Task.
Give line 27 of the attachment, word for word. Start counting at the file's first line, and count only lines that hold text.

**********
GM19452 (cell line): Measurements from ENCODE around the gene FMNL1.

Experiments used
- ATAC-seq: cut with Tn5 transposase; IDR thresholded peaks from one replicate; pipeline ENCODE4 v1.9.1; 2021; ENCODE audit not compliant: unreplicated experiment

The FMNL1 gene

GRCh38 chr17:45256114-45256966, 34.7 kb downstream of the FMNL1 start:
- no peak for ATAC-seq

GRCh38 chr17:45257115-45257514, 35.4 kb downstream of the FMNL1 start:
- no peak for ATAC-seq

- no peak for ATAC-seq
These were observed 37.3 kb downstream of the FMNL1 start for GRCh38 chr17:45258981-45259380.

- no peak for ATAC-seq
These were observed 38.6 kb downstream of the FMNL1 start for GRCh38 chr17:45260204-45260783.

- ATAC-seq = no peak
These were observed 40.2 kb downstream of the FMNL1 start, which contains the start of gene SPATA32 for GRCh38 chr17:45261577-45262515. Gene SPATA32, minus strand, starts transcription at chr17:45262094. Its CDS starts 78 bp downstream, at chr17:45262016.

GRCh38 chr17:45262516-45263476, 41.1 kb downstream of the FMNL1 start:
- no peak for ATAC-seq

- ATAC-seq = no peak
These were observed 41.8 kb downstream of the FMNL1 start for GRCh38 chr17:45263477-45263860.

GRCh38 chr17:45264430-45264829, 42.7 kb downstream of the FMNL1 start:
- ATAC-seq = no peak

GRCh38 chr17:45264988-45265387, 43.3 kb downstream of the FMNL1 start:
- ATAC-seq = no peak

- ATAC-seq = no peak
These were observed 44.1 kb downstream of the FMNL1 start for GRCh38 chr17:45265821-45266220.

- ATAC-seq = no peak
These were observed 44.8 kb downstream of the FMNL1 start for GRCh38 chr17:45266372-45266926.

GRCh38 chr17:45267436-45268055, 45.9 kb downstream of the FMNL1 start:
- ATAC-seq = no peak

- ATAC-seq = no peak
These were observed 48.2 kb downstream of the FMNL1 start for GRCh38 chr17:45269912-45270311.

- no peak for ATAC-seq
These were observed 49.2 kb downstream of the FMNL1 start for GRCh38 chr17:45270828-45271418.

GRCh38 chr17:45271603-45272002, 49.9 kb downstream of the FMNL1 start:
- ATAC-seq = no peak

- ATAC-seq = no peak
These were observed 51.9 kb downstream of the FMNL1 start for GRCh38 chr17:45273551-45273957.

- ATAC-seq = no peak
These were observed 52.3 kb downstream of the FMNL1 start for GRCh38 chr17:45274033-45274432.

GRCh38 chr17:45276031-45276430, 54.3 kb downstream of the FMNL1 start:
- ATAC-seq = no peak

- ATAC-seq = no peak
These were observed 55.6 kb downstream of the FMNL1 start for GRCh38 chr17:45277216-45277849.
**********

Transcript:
GRCh38 chr17:45267436-45268055, 45.9 kb downstream of the FMNL1 start: